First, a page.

Even though under funding continues to be an issue for the sector, FE colleges are beginning to bounce back and Bournemouth and Poole College is no exception.

Principal Diane Grannell is just about to hand over the reins to Phil Sayles who brings many years’ experience running a college in Yorkshire. And as she prepares to leave, she does so knowing the college is on the cusp of some really exciting developments.

“I am retiring at Christmas, after my seventh year in post and it feels like a good time for the College.

“The way we look at learning is changing and the recent White Paper shows the government is once more looking at the significant role FE has to play,” she said.

The Skills for Jobs White Paper sets out reforms to post-16 technical education and training to support people to develop the skills needed to get good jobs and improve national productivity.

“Lifetime learning is being discussed again. We are giving students the opportunity to study in bite size chunks.

“If you have studied a three-year degree, you can come back to college and change direction – this has to be the future for how people will learn,” said Diane.

The pandemic changed the way people learn and Bournemouth and Poole College’s digital transformation strategy moved significantly further down the road in a shorter timeframe than expected.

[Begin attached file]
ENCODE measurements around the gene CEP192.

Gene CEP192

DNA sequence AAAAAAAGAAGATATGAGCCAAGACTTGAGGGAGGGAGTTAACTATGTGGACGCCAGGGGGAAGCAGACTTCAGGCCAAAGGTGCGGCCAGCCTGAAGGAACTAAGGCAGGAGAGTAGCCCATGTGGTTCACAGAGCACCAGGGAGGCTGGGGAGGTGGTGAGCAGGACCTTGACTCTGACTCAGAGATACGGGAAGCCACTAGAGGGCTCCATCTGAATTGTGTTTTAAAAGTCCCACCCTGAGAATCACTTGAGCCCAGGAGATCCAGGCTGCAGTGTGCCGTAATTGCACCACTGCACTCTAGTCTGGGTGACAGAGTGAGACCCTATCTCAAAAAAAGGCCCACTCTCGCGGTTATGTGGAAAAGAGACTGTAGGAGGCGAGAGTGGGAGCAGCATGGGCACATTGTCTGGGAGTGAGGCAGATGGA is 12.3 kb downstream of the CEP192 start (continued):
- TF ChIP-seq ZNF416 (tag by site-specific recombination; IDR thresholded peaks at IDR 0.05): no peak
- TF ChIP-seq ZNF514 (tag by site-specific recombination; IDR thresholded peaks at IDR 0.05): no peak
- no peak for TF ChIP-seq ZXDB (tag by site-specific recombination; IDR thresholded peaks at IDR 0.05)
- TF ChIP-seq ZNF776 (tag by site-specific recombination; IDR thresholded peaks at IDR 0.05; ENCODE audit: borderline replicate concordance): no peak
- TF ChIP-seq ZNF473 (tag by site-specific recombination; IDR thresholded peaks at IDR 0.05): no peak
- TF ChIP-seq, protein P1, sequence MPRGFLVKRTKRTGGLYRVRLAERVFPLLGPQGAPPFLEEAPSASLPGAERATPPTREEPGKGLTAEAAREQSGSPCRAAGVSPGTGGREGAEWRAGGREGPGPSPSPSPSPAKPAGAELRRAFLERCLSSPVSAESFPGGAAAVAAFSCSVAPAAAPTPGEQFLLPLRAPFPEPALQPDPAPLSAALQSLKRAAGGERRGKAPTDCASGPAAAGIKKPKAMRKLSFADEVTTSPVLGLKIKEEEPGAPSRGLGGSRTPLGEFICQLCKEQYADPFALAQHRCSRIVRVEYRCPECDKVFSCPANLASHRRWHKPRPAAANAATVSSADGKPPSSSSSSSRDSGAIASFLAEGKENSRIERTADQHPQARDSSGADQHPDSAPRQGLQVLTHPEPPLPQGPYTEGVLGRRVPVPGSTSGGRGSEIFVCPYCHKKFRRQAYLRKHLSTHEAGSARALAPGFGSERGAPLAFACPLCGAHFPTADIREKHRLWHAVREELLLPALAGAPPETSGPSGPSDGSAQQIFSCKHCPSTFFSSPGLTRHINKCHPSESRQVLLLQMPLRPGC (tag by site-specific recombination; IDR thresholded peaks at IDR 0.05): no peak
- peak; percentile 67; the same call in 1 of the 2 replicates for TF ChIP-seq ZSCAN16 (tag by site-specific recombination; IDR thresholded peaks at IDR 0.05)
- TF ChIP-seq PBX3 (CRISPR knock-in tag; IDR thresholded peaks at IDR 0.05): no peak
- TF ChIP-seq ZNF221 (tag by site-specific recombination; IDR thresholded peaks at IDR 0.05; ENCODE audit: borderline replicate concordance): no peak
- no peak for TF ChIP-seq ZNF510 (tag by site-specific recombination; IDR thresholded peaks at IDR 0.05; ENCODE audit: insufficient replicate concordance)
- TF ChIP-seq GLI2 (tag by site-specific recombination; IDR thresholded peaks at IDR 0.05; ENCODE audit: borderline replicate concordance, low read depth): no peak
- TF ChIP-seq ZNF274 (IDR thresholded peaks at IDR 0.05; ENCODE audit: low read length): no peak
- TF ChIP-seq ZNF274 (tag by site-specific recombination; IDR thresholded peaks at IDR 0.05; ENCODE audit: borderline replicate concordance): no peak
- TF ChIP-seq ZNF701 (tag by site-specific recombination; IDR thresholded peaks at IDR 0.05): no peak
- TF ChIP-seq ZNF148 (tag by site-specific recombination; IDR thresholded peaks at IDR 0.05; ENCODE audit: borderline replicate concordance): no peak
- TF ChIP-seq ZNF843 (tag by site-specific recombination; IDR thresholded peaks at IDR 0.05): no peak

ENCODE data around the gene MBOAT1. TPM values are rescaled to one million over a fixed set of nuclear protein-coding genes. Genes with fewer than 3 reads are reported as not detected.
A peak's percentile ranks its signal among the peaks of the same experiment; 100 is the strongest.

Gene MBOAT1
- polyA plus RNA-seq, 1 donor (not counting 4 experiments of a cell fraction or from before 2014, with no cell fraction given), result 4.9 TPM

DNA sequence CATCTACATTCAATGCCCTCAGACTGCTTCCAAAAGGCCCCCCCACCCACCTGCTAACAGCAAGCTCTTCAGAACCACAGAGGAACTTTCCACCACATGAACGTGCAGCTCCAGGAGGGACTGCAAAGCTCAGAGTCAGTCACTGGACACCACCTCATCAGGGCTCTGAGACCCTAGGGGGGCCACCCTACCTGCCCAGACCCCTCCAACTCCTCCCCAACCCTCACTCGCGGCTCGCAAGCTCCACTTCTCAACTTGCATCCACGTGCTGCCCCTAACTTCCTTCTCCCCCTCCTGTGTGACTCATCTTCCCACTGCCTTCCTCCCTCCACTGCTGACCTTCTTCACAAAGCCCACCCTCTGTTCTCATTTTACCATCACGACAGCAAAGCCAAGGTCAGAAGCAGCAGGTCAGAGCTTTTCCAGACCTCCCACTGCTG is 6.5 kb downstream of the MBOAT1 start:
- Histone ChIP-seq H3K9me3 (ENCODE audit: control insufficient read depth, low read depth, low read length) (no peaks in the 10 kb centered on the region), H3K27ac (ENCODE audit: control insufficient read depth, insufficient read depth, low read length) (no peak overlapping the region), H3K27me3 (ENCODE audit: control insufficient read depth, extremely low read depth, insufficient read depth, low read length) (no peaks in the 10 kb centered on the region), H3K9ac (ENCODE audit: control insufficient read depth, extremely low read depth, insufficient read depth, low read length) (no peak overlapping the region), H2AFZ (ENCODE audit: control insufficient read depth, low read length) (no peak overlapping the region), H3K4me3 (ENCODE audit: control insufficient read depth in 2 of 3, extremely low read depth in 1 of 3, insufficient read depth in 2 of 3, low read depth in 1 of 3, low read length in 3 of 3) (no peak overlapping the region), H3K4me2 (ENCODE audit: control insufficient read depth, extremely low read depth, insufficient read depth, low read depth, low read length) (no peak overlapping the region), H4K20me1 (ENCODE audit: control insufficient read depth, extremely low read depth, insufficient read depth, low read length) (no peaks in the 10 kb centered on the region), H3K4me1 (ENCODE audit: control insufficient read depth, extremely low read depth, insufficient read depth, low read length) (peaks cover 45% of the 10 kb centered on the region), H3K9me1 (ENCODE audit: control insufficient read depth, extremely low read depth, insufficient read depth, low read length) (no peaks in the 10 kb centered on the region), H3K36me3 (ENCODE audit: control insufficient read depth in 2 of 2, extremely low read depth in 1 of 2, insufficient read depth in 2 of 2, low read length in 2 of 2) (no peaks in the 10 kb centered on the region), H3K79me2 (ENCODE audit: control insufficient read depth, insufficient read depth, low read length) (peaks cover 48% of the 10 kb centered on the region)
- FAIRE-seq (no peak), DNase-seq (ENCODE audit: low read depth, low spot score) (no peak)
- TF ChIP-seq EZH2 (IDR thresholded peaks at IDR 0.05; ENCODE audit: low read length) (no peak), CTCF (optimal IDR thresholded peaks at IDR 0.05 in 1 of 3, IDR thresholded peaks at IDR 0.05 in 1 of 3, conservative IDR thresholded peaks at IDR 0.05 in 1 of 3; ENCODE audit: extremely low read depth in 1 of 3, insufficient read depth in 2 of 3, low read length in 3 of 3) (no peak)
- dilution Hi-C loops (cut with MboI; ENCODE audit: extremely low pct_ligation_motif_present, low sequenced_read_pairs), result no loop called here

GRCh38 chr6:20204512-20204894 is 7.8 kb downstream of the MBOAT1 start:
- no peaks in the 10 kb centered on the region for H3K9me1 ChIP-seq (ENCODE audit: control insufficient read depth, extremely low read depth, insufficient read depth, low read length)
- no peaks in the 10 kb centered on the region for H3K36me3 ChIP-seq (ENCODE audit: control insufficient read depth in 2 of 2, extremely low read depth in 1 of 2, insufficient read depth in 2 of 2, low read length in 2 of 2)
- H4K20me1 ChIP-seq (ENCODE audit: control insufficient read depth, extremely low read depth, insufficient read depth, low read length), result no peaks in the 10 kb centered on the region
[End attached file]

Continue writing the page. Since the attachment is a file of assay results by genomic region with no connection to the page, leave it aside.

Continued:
“We have a new team to help staff and students to ensure their skills are kept up to date. Not everything can be delivered online of course but where there is a digital element we listen to our students as well because they know so much too.

“Our new strategic plan ‘Transforming Futures’ defines the direction we are taking when it comes to technical and vocational qualification training. We will be offering new Technician level or T levels from 2023.

“Our whole curriculum will offer digital skills and green tech relevant to the student’s chosen field, be that working with engineering, hairdressing or catering,” she said.

A new sustainability strategy is being led by staff and students with a vision to move towards being net zero producers.

While the content of learning is changing at a pace, the classrooms are also being given a revamp. The College is one of 16 colleges nationally to have attracted significant investment in the college estate.

A longer term project to revitalise the Bournemouth campus with its listed buildings is being master planned. Outline proposals should be finalised before Christmas and a detailed planning application should be lodged next Spring.

Working with employers to identify their needs and ensure students are arriving in the workplace with relevant qualifications remains important for the College.

And becoming a Business South Champion is part of the College’s focus to develop further links and relationships with business.

“We have a strong relationship with businesses and this is something we are looking to further develop. We work with the likes of McCarthy and Stone, RNLI and Sunseeker. We enjoy going into local companies to see their ways of working and we bring that back into the College as part of the learning process.

“When we are working with businesses, it’s not just about what training we can offer them – it’s also about what we can learn from businesses so we can pass on information that is relevant and up to date for our students,” she added.